Fort Worth teacher put on administrative leave after tweeting at Trump
An independent hearing examiner said the Fort Worth school district’s move to fire Georgia Clark, a Carter-Riverside teacher whose Twitter posts against immigrant students sparked a backlash, was not justified.
Clark, an English teacher, was placed on administrative leave in May after the district was alerted about Twitter posts that she directed to President Donald Trump. She told a district investigator she thought the messages were private.
In June, the Fort Worth school board voted 8-0 in favor of Clark’s “proposed termination.” Superintendent Kent P. Scribner recommended that Clark be terminated based on her use of racially insensitive language and her abuse of social media.
Clark, who has a continuing teacher contract, appealed the case. That appeal was reviewed by Robert C. Prather Sr., an independent examiner who issued a 76-page recommendation decision just days before the Labor Day holiday.
“It is recommended that the FWISD administration’s proposed termination of the Continuing contract of Georgia Clark is not justified, is not supported by the evidence, should not be approved and should not be upheld and that Georgia Clark’s appeal of the proposed termination be Granted and that FWISD decline to terminate the employment of Georgia Clark.”
Clark’s attorney, Brandon Brim of Austin, said Clark did not want to comment on the case.
“The Fort Worth Independent School District has received a recommendation from the hearing examiner who conducted the hearing regarding the proposed termination of Ms. Georgia Clark.,” the district said in a statement. “In accordance with Chapter 21 of the Texas Education Code, the recommendation will be presented to the Board for action at a future meeting. As this is a personnel matter, the District has no further comment at this time.”
The board can either accept the recommendation and decline the proposed termination of Clark or move to for a vote to terminate. That would require that the board change the hearing examiner’s recommendation. Clark could continue to appeal the latter move.
The Hearing Examiner’s Report
A hearing in the case began on Aug. 5 before Prather, who was appointed by the commissioner of education.
The school board determined that Clark’s conduct and the public reaction to her conduct compromised her ability to teach.
“Once the tweets came to light, so, too, did other allegations, and it was my professional judgment that it was in the best interest of the district,” Scribner said in June after the vote.
The board was required to vote on the issue because Clark is a contract employee who has protections under Texas laws. The termination moved Clark’s case into an appeal phase with the Texas Education Agency. Under that process, Clark requested a due process hearing.
The examiner looked at social media firestorm that brought Clark’s tweets to the district’s attention in May.
“Mr. President, Fort Worth Independent School District is loaded with illegal students from Mexico,” read one of the posts linked to her account. “Carter-Riverside High School has been taken over by them.”
The district investigated the social media comments as well as racially insensitive comments she made in her classroom toward students, the summary states.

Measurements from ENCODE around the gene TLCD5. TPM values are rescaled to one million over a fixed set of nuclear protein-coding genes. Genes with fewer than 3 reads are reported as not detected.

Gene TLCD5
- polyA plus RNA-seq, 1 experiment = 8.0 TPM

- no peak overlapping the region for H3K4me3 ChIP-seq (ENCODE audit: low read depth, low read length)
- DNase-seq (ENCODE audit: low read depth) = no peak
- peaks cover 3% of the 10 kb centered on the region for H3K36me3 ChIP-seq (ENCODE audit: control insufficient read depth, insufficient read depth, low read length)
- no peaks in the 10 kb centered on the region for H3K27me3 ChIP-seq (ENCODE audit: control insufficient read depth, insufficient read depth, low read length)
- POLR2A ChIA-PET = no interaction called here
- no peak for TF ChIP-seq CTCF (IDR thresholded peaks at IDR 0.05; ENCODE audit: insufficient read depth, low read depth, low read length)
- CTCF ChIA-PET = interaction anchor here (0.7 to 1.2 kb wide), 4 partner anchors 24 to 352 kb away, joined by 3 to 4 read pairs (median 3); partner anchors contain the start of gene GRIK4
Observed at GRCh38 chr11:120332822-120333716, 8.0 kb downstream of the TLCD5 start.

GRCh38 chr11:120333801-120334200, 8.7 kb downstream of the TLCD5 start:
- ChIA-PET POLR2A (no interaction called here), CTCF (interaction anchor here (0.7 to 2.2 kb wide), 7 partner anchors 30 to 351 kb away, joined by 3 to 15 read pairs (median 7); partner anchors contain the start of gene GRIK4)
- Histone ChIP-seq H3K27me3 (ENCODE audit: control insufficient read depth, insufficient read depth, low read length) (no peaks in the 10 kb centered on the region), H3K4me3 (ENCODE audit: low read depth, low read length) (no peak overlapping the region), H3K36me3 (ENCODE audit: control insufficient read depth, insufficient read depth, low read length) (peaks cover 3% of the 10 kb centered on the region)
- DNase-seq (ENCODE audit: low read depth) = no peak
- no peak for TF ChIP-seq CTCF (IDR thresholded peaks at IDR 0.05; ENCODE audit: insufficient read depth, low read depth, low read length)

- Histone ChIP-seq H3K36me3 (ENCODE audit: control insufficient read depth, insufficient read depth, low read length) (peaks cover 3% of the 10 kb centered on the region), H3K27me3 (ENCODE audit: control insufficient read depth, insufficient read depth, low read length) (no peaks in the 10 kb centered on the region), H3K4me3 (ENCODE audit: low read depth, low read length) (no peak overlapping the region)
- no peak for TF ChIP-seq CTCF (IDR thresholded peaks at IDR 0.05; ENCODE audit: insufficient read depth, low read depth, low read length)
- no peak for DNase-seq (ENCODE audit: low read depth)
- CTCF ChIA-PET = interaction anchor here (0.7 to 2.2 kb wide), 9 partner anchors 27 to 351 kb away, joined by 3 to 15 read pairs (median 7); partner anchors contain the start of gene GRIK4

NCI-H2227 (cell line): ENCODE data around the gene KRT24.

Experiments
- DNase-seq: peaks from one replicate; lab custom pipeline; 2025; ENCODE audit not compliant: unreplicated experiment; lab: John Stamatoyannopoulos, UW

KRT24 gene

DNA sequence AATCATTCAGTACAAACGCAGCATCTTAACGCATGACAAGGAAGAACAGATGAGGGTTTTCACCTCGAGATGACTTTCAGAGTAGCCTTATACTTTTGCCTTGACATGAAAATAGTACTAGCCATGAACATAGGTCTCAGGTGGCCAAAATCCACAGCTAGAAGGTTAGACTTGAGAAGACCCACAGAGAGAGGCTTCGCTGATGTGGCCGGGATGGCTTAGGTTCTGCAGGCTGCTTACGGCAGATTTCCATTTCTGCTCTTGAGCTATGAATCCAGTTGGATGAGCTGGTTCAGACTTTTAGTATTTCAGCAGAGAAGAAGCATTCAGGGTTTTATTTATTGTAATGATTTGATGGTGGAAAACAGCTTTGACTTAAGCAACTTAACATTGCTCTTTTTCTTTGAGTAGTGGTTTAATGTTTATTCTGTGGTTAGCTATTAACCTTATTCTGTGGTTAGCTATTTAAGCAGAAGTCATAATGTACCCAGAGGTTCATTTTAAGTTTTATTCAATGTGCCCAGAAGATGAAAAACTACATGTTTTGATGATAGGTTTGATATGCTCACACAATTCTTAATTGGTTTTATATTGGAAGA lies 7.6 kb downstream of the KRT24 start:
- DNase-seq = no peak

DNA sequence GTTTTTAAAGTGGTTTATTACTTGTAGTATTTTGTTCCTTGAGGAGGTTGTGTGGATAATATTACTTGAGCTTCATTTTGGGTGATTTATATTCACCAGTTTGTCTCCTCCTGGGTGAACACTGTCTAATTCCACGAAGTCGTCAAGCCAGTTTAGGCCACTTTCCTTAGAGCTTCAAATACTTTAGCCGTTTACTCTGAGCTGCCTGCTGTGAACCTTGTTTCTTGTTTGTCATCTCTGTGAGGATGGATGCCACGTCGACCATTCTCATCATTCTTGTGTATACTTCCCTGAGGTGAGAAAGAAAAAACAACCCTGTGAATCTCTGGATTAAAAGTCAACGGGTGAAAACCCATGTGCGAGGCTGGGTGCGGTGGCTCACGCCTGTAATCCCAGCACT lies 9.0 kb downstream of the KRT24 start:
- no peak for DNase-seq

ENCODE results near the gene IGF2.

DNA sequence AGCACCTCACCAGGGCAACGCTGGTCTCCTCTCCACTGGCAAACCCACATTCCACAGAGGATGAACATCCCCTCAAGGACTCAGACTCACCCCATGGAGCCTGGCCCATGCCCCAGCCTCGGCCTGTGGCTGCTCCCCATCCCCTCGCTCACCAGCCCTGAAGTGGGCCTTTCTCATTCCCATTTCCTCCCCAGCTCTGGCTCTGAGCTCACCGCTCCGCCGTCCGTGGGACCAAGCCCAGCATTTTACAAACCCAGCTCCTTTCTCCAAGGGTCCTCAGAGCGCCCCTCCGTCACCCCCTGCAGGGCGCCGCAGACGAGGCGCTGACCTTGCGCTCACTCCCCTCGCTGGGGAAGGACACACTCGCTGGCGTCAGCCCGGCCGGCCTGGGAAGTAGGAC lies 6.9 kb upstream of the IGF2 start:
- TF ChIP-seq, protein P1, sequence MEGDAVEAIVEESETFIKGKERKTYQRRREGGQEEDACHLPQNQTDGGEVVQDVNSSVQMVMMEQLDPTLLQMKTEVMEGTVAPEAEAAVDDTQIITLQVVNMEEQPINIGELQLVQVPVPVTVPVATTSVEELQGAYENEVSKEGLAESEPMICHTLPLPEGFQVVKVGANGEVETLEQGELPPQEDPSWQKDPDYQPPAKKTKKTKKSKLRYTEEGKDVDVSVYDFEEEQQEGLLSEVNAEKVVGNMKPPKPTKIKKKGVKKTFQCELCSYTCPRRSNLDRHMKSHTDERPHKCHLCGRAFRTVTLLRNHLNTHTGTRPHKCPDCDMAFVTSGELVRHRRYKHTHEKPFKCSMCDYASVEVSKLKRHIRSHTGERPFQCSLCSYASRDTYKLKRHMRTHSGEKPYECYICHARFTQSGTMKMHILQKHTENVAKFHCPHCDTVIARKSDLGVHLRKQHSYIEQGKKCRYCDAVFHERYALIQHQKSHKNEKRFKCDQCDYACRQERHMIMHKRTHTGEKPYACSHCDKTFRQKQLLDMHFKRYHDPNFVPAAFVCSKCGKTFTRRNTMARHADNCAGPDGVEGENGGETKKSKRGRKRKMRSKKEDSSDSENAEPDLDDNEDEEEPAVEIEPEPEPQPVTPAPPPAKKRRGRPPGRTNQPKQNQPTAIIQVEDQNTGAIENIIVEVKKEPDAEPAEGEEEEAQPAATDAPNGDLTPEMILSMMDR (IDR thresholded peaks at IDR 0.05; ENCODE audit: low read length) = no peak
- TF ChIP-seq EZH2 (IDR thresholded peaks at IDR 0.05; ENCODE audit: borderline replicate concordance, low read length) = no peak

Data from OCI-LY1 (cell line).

Clark told an investigator with the school district that she had a Twitter account and that her Twitter handle was @Rebecca1939.
As the investigation unfolded, the district learned that the campus was looking into separate allegations against Clark.
One student told district officials that on May 17, Clark brought up the topic of illegal immigration and said “Mexicans should not enter our country illegally.”
The witness said students became upset. One student asked to go to the bathroom and she allegedly responded by asking the student: “Show me your papers that are saying you are legal.”
Prather stated the district didn’t show by a preponderance of the evidence that “good cause exists to terminate the continuing employment of Ms. Clark.”
Among reasons cited for the evidence falling short was a lack of credible proof that Clark made racial or intolerant remarks to students on May 17.
“Clark’s Tweets have not been proven to be knowingly untrue or false or defamatory,” the report stated.
It adds that Clark’s tweets are free speech and didn’t disclose any student’s personal information.
“Clark’s Tweets are statements of a citizen on a matter of public concern protected by the United States Constitution and do not contravene or impair policies or proper performance of the District’s functions,” Prather wrote in a series of reasons he gave for the district failing to prove its case.
The Fort Worth school board would have to vote again on the matter based on the recommendation of the hearing officer.
Clark remains employed but is not in the classroom during that process, according to the district.
Clark’s case drew national attention as it moved from a topic on social media to an investigation by the school district. The district’s vote to pursue the termination of the teacher was covered by numerous medial outlets, including The New York Times and Time.
Supporters of Clark emerged on social media, saying she has a First Amendment right. Some applauded her efforts to enlist Trump in focusing on undocumented immigrants in Fort Worth.